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Re: GSBN:SB Registry Insurance info



Bill,

This is a sorry state of affairs!  We have several buildings insured by
State Farm at the present time and, in the past, they were my first referral
because they didn't question sb at all. This regional manager obviously does
not know that State Farm's local agents and regional office has insured
straw-bale buildings in the past, even though the owners did not hide the
fact that their buildings were constructed with straw bales as
infill/insulation. 

Here's what I received as a reply to my inquiry to our State Farm regional
manager in their regional office here in Lincoln as their concerns with
straw-bale construction:  There was a long delay in replying to my inquiry,
and this letter was received only after a follow-up telephone call to the
regional manager.

"There has not been a change in State Farm's underwriting position regarding
straw-bale construction. It is not an acceptable form of construction and
State Farm's intent is to not knowingly insure a straw-bale home.

"The company has a number of concerns with straw-bale construction. Some of
our concerns are: 

¥ Few jurisdictions have building codes or inspection criteria for
straw-bale buildings. This is a concern because the construction process may
be unregulated and contractors who are unfamiliar with straw-bale
construction requirements may install the utility systems in an incorrect
manner. Proper installation of utilities is critical.

¥ Casual labor is often involved in the construction. It is difficult to
verify that the builders of a straw-bale building were qualified or that
they built the structure correctly.

¥ There are an insufficient number of straw-bale homes to permit development
of adequate rating, underwriting and loss criteria.

¥ Little is known about the ability to repair or replace damaged building
components. There could be difficulty finding a qualified contractor to do
repair work.

¥ Accurate replacement cost estimates can be difficult to develop.

¥ The ability to repair or replace damaged building components is unknown.
In addition, there may be few people available to do qualified repair work
in the area where the loss occurs. Either factor could drive up claim costs
substantially.
 
¥ Straw-bale buildings are susceptible to fire if not properly protected,
additionally, if straw becomes damp, it can spontaneously combust. We
recognize that properly compacted straw bales will not burn quickly,
however, they will smolder for long periods and thus can e harder to
extinguish.

"State Farm monitors construction technology continuously. Should the
factors affecting straw-bale construction become more favorable, we will be
better postured to reevaluate our current position."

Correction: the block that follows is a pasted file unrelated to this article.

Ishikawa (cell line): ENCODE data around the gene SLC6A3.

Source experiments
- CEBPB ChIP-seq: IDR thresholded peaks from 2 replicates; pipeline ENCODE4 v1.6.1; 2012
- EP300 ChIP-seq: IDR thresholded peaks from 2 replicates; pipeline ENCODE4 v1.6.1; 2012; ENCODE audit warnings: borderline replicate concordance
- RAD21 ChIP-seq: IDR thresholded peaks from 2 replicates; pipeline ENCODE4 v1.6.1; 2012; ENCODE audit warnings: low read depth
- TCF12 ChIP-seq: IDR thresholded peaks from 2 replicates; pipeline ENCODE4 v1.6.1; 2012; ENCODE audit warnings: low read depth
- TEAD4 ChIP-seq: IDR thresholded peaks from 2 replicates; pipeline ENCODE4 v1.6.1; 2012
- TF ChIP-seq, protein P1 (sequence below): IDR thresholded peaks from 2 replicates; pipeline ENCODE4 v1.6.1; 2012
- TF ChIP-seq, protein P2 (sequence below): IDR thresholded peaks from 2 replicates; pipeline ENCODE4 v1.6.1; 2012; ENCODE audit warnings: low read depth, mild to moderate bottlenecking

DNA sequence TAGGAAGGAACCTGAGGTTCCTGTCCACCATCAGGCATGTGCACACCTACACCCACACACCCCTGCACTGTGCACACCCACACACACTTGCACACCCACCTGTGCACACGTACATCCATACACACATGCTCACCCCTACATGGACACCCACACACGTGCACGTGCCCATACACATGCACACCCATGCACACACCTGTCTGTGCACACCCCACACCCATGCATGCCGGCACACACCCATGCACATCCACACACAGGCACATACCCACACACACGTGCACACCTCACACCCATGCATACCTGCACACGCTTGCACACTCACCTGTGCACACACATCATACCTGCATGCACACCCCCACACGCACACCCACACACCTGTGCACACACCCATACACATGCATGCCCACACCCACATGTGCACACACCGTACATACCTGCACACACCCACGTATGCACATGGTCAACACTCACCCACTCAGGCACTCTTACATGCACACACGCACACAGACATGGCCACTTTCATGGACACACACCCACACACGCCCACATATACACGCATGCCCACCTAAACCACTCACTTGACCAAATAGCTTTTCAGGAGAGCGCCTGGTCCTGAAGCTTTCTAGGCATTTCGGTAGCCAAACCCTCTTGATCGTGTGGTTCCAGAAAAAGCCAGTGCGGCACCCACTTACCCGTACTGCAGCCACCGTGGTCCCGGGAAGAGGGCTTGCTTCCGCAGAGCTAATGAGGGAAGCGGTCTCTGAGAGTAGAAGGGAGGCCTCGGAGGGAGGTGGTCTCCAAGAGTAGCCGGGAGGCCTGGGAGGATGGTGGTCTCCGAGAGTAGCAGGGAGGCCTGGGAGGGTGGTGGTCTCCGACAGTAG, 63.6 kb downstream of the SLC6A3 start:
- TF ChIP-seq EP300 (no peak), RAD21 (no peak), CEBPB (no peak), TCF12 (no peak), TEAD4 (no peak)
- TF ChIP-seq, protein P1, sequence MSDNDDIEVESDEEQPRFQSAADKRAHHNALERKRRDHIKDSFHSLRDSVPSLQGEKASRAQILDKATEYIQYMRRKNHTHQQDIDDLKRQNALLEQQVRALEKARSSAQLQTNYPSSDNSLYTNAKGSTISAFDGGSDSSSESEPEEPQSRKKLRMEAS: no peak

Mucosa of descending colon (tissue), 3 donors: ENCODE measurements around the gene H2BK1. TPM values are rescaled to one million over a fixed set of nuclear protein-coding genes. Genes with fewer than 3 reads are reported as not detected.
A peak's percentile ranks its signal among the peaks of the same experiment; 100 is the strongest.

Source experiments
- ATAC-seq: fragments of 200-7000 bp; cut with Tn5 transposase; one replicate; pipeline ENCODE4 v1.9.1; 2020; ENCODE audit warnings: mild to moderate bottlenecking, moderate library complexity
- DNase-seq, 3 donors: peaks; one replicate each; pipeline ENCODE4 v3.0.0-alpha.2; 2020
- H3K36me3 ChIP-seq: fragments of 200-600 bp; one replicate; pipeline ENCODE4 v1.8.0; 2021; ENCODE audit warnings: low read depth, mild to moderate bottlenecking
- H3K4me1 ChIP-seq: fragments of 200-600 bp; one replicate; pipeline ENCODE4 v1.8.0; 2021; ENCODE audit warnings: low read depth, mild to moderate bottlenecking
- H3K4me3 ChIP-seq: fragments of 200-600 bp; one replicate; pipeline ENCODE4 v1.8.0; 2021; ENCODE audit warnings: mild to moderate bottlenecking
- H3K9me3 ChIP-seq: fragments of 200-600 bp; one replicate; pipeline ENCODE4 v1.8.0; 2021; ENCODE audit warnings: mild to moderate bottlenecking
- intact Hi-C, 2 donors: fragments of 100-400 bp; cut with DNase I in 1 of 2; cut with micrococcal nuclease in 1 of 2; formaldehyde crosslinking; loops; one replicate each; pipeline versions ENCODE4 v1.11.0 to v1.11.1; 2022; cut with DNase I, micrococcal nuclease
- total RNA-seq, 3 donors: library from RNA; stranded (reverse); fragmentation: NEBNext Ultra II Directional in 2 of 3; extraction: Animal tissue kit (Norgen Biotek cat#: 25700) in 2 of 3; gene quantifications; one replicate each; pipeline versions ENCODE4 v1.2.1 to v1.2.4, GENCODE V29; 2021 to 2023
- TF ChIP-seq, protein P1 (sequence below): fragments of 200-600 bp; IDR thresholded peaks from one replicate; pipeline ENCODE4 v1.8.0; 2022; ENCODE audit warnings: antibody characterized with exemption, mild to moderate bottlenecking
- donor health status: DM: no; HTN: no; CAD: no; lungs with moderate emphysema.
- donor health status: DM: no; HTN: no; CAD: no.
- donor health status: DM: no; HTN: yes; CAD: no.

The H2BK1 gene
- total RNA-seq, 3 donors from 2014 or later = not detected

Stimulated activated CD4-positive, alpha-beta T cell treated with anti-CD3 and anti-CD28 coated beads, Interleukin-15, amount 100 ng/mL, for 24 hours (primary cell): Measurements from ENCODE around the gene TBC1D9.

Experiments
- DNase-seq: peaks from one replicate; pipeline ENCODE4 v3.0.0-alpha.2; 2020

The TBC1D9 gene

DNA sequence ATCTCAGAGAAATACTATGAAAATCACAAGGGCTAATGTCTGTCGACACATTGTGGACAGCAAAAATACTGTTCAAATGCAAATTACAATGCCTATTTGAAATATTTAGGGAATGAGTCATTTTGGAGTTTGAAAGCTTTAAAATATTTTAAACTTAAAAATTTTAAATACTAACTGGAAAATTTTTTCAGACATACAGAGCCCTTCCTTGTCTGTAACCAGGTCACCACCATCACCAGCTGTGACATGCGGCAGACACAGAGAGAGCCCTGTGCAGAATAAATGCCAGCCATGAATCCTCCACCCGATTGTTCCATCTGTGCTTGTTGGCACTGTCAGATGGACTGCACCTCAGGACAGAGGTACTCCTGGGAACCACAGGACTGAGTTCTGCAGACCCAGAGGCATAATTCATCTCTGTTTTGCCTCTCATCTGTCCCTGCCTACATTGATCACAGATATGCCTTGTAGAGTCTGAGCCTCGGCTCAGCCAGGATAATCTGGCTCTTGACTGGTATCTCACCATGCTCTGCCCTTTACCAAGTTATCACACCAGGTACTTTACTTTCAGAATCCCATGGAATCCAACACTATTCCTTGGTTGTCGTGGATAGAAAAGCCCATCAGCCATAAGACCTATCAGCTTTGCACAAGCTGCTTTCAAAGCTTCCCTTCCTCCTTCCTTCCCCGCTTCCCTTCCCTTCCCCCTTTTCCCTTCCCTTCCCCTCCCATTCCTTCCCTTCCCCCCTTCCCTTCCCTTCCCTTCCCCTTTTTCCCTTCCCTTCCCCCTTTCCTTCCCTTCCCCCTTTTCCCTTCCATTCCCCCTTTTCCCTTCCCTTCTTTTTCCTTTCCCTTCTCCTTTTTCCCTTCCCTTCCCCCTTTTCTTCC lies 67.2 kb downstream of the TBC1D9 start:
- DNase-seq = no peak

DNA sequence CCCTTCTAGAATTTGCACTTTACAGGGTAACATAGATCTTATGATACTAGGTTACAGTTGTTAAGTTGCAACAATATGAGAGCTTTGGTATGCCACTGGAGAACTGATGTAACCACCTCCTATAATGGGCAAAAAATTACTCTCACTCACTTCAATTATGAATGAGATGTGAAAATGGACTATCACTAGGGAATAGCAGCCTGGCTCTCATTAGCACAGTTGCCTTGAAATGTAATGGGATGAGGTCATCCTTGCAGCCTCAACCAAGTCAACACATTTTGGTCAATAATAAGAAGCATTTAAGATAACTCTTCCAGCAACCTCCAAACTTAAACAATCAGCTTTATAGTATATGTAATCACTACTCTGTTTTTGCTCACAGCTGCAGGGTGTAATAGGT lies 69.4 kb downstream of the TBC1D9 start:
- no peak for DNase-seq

I was surprised no mention was made of concerns about mold or mildew, as
that was one of the claim situations (along with natural disasters - floods,
tornadoes, forest fires - which occurred in 2002) that prompted State Farm
to stop writing any type of homeowners insurance for six months (latter part
of 2002 and early into 2003).

Perhaps the GSBN members could work together to provide informed responses
to State Farm and share information that would educate their attorneys,
underwriters and claims adjusters about straw-bale construction.

Joyce

Joyce Coppinger
jc10508@...

on 8/26/03 1:04 AM, billc_lists@...
billc_lists@...:

> Hi folks,
> 
> I'm sad to report that I've temporarily taking the list of insurance
> references from the Straw Bale Registry offline.
> 
> It seems that someone used a listed home in the registry as a
> reference in their attempt to get insurance with one of the larger
> home insurers, State Farm.  The referenced home was insured by State
> Farm, and the owners had been completely on the level with them about
> the construction methods - the plans they submitted were even titled
> "Straw Bale Home".
> 
> When the new application came in, State Farm took their heads out of
> a certain dark place and decided to *drop* the insurance for the
> referenced home.
> 
> Rumor has it that they were also planning on going through the
> Registry and dropping any other bale homes that they insured.  If
> you're currently covered by State Farm, I'd suggest getting your
> ducks in a row to change to another insurer, just in case.
> 
> This of course is exactly the opposite effect from what we had
> intended for the Registry.  I'm *quite* disappointed by this
> development.
> 
> I'll be going through the code and removing the insurance company
> reference from the individual house listings next.
> 
> Should you need insurance information for your area, feel free to
> contact me.  I'll be re-thinking how/whether I'll be allowing anyone
> to retrieve the insurance data in the future, though we'll continue
> to collect it for research and statistical purposes at the very
> least. (suggestions welcome).
> 
> 
> For those of you who are new here, the Registry
> (http://sbregistry.sustainablesources.com) is an attempt to collect and
> disseminate data about strawbale construction: where and when they've
> been built, by whom, using what construction techniques, who has
> mortgaged and insured them, what problems were encountered, and which
> ones are open to having visitors.
> 
> The registry currently lists 933 bale buildings in 19 countries,
> including 255 spread among 41 US states.
> 
> If you have built or designed a straw bale building, please consider
> listing it, and please encourage your friends in straw buildings to
> do the same.